There are two great articles investigating this question:

1. Division and Modulus for Computer Scientists by Daan Leijen
2. The Euclidean Definition of the Functions div and mod by Raymond Boute

In short, div-mod operations come in pairs satisfying the equation

x = (x/n)*n + (x%n)


This means that if we define one of the two operations, then we have no choice for the other operation because it is already determined by that equation.

We can define division in these ways:

1. Round up (ceil)
2. Round down (floor)
3. Round nearest (round)
4. Round toward zero (truncate)

It turns out that round down has the most useful corresponding modulo operation, because the modulo operation associated with round down always produces a number x%n in [0,n) whenever n is positive, even if x is negative.

There is a fifth option, called Euclidean div-mod, which postulates that x%n should always be in the range [0,abs(n)) even if n is negative. This then has an associated div operation that is different from any of the four listed above.

The articles conclude that these are the only two sensible options for a div-mod pair:

1. Floor: mod gives a number in the range [0,n), div is floored division
2. Euclidean: mod gives a number in the range [0,abs(n)), then define div in terms of the equation above

These two choices only differ when the divisor n is negative. They agree when n is positive, even when x is negative. Furthermore, it is easy to define option 1 in terms of option 2 and vice versa. The floor div-mod just gives a number in the range [0,n) always, even if n is negative. That is, if n=-10, then the floor mod operation gives a number in the range (-10,0]. In other words, the sign of x%n is the same as the sign of n for the floor option, whereas the sign of x%n is always positive for the Euclidean option.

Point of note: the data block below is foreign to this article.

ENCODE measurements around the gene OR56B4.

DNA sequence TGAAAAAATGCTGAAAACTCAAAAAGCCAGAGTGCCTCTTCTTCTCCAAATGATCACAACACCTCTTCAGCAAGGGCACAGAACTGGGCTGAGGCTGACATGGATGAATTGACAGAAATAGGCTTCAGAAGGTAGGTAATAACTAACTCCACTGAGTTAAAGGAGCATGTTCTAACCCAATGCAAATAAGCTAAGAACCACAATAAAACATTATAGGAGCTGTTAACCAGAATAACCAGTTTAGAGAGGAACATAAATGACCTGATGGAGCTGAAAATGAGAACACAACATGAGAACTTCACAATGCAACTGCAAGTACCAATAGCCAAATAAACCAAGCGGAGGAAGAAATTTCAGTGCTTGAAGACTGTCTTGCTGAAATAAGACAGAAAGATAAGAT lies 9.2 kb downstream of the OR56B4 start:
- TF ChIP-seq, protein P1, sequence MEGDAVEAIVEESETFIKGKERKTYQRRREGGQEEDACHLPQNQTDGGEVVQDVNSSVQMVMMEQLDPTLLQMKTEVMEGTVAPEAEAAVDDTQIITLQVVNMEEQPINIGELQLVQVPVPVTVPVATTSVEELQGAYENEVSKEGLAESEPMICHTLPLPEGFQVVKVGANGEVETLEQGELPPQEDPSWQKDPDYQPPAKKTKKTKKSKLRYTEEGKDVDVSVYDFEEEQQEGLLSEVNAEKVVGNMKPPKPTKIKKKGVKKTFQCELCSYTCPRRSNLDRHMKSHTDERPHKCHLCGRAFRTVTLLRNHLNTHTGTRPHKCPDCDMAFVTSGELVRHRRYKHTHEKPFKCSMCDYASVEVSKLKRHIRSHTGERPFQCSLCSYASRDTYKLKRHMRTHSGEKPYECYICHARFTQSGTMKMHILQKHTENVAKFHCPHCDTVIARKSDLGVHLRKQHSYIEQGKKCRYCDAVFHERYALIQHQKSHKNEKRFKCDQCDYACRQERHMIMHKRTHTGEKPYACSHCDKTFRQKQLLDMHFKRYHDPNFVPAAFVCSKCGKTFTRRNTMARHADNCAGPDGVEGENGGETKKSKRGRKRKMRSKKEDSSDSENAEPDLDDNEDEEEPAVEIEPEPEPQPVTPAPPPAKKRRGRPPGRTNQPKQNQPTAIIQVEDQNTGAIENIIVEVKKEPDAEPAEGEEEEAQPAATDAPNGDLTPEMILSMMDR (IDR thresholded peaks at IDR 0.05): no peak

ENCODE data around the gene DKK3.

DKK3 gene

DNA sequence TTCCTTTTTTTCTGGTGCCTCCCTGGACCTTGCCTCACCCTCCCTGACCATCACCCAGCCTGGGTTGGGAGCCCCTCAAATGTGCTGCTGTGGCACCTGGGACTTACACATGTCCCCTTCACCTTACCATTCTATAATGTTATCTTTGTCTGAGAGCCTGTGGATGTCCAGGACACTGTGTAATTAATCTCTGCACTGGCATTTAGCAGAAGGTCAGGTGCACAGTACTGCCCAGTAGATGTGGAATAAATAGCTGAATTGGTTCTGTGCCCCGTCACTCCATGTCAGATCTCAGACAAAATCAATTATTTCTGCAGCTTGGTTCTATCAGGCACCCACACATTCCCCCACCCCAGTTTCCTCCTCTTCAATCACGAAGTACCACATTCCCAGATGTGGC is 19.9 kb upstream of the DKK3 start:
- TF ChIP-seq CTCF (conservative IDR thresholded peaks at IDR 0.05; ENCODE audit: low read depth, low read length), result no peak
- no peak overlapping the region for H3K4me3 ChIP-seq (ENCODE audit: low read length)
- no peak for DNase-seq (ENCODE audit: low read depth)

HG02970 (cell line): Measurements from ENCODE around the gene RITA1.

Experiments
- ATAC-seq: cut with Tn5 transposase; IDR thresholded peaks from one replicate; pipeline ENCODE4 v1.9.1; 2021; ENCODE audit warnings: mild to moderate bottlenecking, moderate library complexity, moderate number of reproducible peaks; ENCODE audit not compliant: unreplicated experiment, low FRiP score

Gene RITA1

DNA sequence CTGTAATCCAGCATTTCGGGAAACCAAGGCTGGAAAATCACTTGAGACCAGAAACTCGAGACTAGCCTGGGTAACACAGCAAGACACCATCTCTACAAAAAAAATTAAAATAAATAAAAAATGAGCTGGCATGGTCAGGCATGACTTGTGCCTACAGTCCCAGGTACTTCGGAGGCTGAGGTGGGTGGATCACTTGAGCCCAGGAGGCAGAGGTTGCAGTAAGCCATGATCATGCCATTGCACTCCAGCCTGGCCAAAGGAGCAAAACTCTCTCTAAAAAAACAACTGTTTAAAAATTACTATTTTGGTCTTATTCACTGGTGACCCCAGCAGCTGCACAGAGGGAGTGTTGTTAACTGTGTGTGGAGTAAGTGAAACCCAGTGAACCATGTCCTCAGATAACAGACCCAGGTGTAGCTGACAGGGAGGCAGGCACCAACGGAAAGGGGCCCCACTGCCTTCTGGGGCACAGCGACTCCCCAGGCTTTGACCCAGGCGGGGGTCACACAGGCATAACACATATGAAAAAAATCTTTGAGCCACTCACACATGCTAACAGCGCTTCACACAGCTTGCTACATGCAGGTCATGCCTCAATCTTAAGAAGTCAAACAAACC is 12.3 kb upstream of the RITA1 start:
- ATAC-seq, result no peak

The articles argue that Euclidean is better because it results in a slightly better mod operation. However, the floor option has the following advantages:

1. The floored div operation is easy to understand: div(x,n) = floor(x/n). It's a bit less clear what the Euclidean div means for negative n.
2. These two options only differ for negative divisors, and mod with a negative divisor is almost never useful, but div with a negative divisor is occasionally useful.
3. It is easy to get the Euclidean mod using the floored mod: mod_euclid(x,n) = x % abs(n). I would argue that if your code is doing mod with negative divisors, then it is in fact clearer to have that explicit abs in your code as a signifier that something is going on.

On the other hand, it is true that Euclidean div-mod makes it more natural to convert numbers to negative base with positive digits.

In my opinion, either of these two options is fine.

One could always take the route of C's pairs of "and" and "or" operators -- call one % and the other %%.

I support Bbrk24's answer, but to add on; whether you use % or %% for Euclidean modulo, you should consider what the target programmers will be more inclined to use. If you predict your language is for JavaScript V8 users, use % for the remainder and %% for Euclidean modulo. If it is for Python, set it the other way around.

This all depends on who you think is going to use your language. Else you'll have disgruntled programmers complaining about having to put weird symbols just to get the intended result when modulo-ing.

• If it's python you could have a with floored_division: or with truncated_division: environment to modify the behaviour of // and % ;-p
– Stef
Commented Jun 30, 2023 at 12:10

One solution I thought of that would remove the ambiguity problems with % and %% would be to use &% for proper modulo and % for remainder. Since & with a one less than power of 2 is reminiscent of proper modulo by power of 2, combining & with % to result in a proper Euclidean modulo operation would be consistent.